Attend Compliance and HIPAA Workshops in Springfield, Illinois

Posted by Margaret Scavotto, JD, CHC on 10/4/18 10:32 AM

MPA is excited to partner with LeadingAge Illinois to bring you a two-day compliance and HIPAA workshop in Springfield Illinois on October 24 and 25!

Come for a day of compliance, a day of HIPAA, or both!  You will get some MPA freebies, including our new Compliance Flash Cards.

How to Build & Maintain an Effective Compliance Program

Overview: This workshop will walk you through steps in building a compliance program. Special emphasis will be placed on strategies for evaluating board and Compliance Committee engagement, audit integrity, compliance culture, quality of reporting, and the programs’ ability to spot and address new compliance issues. You will also receive a compliance checklist, draft board resolution, suggested training topics, PEPPER guide, compliance risk area/audit plan worksheet and compliance officer handbook.

Faculty: Margaret C. Scavotto, JD, CHC, President, MPA    
Scott Gima, COO, Executive VP of Compliance & Management, MPA

Date/Location:

Wednesday, October 24, 2018
Illinois Education Association
3440 Liberty Dr. Springfield, IL 62704

Time: 9:00 a.m. – 4:30 p.m.

Fee Per Person: $149 members, $249 Non-members

Learn more or sign up here.

How to Build a HIPAA Program

Overview: In this workshop, we will provide an overview of HIPAA privacy, security, and breach notification that is appropriate for beginners, but will also serve as a refresher for more senior HIPAA professionals. We will emphasize practical strategies to make HIPAA a part of daily life and culture at your organization. Together we will brainstorm strategies to make HIPAA a mindset at our organizations. We will share examples from headlines as well as from around the water cooler, and discuss best practices and practical solutions for preventing these HIPAA hazards, with an emphasis on going beyond a paper policy and annual training.

Faculty: Margaret C. Scavotto, JD, CHC, President, MPA
Scott Gima, COO, Executive VP of Compliance & Management, MPA

Date/Location
 
Thursday, October 25, 2018
Illinois Education Association
3440 Liberty Dr. Springfield, IL 62704

Time: 9:00 a.m. – 4:30 p.m.

Fee Per Person: $149 members, $249 Non-members

Learn more or sign up here.

 
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Topics: Compliance Basics, Training and Education, HIPAA

MPA's Compliance Store is Open!

Posted by Margaret Scavotto, JD, CHC on 10/3/18 7:11 AM

MPA spent 7 years developing compliance tools so you don't have to.

We are not selling a 3-ring binder filled with descriptions of what other people do, or articles explaining how to build a compliance program. Ours are practical tools (policy forms, checklists, flyers and audit tools) that will enable you to make compliance happen in your organization.

MPA's compliance tools combine legal, clinical and management perspectives to bring you a diverse compliance program designed to merge with your operations - and last.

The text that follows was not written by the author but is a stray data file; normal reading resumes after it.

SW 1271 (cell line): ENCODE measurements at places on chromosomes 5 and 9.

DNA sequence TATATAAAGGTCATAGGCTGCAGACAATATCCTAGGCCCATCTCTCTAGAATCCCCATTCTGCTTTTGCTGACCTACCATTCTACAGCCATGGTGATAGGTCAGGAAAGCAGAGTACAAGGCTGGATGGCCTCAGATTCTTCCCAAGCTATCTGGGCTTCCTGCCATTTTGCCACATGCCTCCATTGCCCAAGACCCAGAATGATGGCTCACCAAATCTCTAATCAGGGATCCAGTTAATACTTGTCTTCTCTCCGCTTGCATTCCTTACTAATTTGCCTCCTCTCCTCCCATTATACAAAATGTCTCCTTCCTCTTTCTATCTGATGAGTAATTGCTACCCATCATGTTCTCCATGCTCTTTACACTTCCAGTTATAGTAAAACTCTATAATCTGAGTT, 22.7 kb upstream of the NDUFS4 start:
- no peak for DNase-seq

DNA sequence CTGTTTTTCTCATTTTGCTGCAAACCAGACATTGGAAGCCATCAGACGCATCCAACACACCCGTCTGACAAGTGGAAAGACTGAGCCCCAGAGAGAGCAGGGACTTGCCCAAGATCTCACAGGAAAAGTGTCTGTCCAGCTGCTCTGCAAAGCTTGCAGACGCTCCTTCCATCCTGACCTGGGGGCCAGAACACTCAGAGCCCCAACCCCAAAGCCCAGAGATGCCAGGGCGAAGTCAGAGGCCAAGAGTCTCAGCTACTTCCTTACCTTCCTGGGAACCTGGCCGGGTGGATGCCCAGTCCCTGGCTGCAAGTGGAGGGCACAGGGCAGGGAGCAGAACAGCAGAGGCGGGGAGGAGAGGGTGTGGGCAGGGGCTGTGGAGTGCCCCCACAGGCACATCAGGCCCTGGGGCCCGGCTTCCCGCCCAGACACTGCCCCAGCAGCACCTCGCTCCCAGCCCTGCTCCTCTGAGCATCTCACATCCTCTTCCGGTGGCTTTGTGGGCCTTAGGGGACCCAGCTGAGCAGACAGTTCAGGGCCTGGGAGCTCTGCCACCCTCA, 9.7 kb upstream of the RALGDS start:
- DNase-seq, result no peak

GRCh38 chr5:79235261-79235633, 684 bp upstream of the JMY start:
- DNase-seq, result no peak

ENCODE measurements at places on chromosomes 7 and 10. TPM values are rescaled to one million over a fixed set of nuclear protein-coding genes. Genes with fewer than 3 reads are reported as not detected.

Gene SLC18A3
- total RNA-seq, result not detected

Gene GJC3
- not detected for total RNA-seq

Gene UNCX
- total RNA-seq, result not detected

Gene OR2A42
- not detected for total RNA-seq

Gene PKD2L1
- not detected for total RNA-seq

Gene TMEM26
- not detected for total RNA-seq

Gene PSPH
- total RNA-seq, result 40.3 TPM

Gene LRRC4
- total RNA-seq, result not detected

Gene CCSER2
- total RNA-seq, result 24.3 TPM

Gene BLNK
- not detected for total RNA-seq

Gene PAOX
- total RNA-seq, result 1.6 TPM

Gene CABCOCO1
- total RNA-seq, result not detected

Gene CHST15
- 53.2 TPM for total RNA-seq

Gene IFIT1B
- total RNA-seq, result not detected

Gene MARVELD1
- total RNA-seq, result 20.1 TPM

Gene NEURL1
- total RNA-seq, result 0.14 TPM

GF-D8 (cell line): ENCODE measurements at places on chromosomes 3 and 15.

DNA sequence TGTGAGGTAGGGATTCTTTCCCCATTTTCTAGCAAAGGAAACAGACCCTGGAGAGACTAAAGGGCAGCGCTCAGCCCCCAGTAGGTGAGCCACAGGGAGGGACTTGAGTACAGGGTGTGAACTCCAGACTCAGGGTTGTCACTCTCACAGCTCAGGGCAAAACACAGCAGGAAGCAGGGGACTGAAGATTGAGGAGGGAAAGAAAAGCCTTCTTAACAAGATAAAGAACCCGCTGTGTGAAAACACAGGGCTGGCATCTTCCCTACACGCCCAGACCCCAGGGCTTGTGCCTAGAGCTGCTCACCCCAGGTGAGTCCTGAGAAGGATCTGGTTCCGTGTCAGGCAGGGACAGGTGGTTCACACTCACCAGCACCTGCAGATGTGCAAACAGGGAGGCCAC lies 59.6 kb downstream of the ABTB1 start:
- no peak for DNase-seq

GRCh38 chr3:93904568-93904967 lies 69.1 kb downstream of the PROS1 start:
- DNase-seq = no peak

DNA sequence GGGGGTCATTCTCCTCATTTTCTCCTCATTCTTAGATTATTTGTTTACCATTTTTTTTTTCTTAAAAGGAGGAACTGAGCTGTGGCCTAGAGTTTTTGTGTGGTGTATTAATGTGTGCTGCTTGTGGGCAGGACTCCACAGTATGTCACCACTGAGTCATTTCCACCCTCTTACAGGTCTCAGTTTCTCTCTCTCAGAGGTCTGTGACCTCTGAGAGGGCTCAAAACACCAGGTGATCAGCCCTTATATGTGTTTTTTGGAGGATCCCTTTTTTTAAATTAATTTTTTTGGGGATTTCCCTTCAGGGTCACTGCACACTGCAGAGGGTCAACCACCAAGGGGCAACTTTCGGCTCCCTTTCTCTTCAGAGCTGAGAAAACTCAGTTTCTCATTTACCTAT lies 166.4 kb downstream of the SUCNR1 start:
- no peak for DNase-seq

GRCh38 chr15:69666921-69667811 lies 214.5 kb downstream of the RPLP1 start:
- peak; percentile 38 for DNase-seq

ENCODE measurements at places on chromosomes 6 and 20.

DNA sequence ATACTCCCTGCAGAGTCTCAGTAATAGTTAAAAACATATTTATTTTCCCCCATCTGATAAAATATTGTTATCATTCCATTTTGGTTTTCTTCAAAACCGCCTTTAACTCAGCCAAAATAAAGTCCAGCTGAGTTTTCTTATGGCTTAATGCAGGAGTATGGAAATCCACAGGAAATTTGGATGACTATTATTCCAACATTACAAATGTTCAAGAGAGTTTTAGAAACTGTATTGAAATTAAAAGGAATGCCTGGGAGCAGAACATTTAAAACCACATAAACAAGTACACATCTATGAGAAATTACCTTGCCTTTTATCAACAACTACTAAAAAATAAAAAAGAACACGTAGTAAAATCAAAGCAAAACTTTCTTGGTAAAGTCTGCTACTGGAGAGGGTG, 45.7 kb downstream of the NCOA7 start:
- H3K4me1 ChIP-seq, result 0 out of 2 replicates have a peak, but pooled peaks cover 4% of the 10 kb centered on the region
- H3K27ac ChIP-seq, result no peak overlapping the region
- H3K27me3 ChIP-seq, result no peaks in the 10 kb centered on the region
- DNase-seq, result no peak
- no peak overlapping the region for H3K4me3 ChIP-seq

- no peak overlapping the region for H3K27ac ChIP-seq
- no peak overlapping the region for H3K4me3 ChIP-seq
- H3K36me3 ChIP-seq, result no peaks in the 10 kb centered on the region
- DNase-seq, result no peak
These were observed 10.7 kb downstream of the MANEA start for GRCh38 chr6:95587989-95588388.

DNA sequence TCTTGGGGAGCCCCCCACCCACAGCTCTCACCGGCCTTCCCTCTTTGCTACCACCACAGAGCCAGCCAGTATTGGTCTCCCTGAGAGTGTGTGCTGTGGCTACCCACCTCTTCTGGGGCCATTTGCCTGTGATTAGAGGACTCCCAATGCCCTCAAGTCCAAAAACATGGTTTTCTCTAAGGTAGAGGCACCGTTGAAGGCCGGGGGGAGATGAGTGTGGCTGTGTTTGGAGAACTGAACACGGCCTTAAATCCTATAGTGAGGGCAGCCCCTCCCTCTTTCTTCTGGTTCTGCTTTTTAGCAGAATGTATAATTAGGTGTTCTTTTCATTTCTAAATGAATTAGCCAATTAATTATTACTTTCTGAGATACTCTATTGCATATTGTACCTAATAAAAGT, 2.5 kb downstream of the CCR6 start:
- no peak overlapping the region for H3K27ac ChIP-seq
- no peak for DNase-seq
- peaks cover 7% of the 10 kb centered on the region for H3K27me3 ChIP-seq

Advance compliance in your organization with MPA's affordable digital downloads:

  • Foundation compliance policies
  • Compliance risk area policies
  • Compliance audit tools
  • HIPAA tool kits
  • Compliance training and culture tools
  • Compliance Board and committee engagement tools
  • Compliance flash cards
  • Monthly Compliance News Report

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Topics: MPA's Compliance Store

Will your staff call the HIPAA Security Officer?

Posted by Margaret Scavotto, JD, CHC on 9/27/18 6:57 AM

Compliance and HIPAA officers routinely train staff on how to respond to a potential security incident. Often, instructions look something like this:

  • If you receive an email that appears to be from an impostor, stop and call the Security Officer immediately.
  • If you get an email with suspicious links, stop and call the Security Officer immediately.
  • If a window pops up on your screen and prompts you to click a button, stop and call the Security Officer immediately.

These are excellent precautions for employees to follow when they encounter potential spam, phishing attempts, spear phishing, or ransomware attacks.

But… how likely are your employees to call your Security Officer? Hopefully, staff are familiar with the Security Officer and would not hesitate to pick up the phone. If you aren’t sure how comfortable staff are reaching out to the Security Officer, it’s worth an inquiry. Here are some items to consider:

  • Where is the Security Officer’s office? Does it get a lot of foot traffic? Would employees know how to find the Security Officer in an emergency? Or, is his or her office housed with separate corporate offices, which have less visibility? If so, you might need to take some extra steps to make sure staff know how to find this person.
  • How often does the Security Officer interact with staff? Does the Security Officer lead HIPAA Security training – or is this training done online, without Security Officer interaction? Does the Security Officer participate in new employee orientation? Attend regular staff meetings? Walk the halls and make conversation? Send out friendly security reminder emails?

Or, is your organization one of the 47% that do not have an appointed Security Officer? (If so, it’s time to appoint one).  

Staff are more likely to contact the Security Officer in an emergency if they have already interacted with this person – preferably more than once. Make sure outreach is an integral part of the Security Officer’s role – it could be just as effective in preventing a HIPAA breach as a firewall.

MPA's Compliance Store is now open! Maximize compliance with MPA's compliance tool kits.

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Topics: HIPAA

Compliance Report Card: How is the Compliance Officer’s relationship with the board doing?

Posted by Margaret Scavotto, JD, CHC on 9/12/18 7:14 AM

In April 2018, the Society of Corporate Compliance and Ethics and the Health Care Compliance Association released a report: The Relationship between the Board of Directors and the Compliance and Ethics Officer. 

This report includes (among others) the following compliance officer survey findings:

  • About half of compliance officers report to the board
  • 46% of compliance officers believe the board “values compliance a great deal”